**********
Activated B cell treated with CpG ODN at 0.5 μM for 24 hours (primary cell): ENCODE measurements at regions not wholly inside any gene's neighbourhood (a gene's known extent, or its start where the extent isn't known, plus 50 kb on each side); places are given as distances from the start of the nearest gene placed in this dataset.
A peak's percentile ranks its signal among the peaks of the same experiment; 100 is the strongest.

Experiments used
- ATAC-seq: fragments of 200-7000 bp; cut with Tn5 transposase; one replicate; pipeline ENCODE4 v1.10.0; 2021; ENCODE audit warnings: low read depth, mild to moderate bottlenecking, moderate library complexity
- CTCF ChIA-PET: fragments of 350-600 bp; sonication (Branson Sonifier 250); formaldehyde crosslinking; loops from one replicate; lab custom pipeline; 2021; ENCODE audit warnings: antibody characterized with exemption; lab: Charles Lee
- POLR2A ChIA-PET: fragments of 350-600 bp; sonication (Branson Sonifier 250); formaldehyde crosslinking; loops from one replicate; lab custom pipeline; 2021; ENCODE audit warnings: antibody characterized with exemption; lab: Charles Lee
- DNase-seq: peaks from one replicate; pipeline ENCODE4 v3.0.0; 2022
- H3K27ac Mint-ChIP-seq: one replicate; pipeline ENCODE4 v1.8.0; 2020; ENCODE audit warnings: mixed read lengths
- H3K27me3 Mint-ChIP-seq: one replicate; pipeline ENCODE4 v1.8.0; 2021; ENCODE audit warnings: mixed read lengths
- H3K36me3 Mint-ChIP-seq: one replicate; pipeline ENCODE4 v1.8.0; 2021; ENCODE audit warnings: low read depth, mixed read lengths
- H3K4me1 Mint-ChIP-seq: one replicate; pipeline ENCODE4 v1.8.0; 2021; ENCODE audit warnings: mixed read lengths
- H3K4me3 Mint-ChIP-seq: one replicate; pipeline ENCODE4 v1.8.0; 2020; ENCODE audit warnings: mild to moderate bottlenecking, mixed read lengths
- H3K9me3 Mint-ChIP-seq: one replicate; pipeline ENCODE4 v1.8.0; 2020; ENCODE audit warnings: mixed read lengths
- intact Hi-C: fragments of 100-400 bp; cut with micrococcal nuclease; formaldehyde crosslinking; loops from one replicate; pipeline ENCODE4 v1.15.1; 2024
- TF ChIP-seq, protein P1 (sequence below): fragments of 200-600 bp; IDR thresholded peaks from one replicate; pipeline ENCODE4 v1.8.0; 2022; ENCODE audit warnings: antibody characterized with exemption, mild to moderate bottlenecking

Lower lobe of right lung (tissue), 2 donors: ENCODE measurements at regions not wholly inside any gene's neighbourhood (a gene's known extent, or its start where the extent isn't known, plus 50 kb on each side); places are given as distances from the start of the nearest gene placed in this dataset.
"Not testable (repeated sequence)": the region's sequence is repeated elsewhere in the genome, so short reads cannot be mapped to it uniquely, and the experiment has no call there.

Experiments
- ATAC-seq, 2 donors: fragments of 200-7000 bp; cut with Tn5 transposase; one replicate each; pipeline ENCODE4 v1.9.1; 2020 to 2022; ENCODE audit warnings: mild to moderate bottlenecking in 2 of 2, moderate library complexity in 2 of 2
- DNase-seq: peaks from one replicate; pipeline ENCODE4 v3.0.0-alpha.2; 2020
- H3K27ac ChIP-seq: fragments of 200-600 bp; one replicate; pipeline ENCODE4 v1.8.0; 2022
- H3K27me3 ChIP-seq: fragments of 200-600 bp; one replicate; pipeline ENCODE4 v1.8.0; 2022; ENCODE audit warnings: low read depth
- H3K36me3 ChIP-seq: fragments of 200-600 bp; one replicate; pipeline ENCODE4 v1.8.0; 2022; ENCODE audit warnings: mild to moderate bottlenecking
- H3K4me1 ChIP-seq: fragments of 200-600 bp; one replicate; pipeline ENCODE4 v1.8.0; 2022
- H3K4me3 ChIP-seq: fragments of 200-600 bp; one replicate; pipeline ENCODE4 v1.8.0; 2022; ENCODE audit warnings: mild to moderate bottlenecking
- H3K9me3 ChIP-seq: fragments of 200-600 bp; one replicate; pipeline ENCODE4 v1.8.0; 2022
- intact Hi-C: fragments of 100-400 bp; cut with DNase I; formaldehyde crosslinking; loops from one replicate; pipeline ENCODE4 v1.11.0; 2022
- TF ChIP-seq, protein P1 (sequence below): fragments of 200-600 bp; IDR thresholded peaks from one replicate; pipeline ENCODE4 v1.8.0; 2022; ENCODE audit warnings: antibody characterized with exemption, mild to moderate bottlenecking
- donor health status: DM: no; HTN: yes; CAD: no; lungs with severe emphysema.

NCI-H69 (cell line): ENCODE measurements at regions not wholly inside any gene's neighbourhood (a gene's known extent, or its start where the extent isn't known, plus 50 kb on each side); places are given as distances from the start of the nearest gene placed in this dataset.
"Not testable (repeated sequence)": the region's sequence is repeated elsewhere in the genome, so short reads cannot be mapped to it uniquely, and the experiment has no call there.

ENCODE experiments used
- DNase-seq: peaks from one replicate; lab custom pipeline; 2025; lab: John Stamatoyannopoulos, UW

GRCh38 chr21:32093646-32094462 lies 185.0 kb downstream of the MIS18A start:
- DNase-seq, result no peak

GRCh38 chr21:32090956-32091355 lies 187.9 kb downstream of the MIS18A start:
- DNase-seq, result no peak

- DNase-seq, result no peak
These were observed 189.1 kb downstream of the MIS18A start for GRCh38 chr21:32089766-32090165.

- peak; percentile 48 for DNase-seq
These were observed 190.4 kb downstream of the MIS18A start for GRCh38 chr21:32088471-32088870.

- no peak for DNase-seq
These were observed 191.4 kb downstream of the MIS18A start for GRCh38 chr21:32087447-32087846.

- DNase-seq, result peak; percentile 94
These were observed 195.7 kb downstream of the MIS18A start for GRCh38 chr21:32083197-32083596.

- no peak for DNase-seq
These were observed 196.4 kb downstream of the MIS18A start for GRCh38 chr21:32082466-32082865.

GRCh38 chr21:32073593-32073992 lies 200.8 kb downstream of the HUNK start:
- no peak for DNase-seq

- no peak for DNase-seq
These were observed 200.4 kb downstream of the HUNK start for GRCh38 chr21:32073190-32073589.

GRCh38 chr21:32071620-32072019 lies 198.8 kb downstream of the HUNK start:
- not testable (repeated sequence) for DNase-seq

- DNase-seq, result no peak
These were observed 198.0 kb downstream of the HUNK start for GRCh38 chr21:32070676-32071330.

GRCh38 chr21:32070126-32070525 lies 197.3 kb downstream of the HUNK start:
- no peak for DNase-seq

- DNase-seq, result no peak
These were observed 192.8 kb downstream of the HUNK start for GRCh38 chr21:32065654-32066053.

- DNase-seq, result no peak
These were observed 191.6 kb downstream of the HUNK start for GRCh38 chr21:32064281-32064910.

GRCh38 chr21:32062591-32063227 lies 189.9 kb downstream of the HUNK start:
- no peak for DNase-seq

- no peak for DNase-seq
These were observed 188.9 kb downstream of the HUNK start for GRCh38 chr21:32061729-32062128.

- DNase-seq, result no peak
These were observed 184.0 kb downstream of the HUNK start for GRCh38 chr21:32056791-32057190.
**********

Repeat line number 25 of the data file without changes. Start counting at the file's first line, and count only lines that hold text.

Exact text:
- H3K4me3 ChIP-seq: fragments of 200-600 bp; one replicate; pipeline ENCODE4 v1.8.0; 2022; ENCODE audit warnings: mild to moderate bottlenecking